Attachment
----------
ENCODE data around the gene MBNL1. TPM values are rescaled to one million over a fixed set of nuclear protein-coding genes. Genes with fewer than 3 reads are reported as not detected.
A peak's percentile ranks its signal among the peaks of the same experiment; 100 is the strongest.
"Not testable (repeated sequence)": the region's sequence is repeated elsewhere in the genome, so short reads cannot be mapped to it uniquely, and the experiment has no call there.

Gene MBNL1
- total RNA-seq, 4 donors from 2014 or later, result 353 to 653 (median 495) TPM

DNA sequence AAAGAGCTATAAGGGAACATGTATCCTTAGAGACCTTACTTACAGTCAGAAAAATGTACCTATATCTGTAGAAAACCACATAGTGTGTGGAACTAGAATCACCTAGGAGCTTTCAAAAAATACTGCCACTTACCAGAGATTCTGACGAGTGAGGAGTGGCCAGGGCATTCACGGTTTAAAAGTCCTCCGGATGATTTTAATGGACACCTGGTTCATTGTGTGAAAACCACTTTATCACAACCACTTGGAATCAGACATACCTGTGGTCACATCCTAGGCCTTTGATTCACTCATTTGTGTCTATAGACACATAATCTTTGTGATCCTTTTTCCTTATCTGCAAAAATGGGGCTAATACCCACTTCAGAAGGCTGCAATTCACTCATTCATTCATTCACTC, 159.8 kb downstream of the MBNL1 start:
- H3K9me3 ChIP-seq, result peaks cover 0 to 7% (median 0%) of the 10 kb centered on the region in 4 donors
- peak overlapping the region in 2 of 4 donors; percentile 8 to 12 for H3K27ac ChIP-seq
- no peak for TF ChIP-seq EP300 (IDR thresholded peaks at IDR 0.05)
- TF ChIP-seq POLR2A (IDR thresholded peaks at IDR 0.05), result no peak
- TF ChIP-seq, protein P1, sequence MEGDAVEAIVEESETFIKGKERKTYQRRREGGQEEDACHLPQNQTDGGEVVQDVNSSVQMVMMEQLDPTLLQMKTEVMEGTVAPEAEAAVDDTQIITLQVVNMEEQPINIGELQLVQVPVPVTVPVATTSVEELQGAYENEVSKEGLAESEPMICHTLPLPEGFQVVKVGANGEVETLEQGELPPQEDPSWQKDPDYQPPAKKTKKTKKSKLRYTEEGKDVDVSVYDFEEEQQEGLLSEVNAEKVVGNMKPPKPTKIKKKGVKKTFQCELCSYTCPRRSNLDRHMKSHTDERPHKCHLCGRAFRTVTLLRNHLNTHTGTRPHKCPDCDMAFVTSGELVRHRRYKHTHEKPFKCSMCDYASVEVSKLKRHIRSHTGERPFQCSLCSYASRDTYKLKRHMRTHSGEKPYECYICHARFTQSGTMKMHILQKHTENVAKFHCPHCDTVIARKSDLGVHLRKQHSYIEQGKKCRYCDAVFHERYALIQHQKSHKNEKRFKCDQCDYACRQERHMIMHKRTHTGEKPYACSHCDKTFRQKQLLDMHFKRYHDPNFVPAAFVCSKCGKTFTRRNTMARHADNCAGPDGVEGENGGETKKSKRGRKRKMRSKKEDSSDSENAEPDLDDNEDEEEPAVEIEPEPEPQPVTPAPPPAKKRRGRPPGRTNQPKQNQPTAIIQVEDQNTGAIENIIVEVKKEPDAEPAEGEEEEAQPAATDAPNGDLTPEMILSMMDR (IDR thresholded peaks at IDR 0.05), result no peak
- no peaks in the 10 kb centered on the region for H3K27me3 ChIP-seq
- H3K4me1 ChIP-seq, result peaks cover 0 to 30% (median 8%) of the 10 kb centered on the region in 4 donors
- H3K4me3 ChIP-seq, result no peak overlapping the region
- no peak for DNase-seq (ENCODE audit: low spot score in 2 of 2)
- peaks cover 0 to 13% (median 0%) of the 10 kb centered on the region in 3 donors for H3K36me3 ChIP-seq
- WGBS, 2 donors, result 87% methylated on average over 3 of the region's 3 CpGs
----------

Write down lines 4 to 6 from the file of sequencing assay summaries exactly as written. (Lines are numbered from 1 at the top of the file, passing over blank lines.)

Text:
Gene MBNL1
- total RNA-seq, 4 donors from 2014 or later, result 353 to 653 (median 495) TPM

DNA sequence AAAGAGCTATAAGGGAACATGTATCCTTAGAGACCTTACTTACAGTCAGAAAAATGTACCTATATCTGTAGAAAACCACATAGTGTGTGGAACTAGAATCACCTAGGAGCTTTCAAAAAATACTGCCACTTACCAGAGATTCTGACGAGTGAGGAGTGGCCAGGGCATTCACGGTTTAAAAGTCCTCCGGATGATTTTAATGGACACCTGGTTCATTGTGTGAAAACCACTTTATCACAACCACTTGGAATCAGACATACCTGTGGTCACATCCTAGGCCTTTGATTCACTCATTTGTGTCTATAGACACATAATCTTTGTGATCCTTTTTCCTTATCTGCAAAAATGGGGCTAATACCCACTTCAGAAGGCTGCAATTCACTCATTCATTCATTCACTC, 159.8 kb downstream of the MBNL1 start: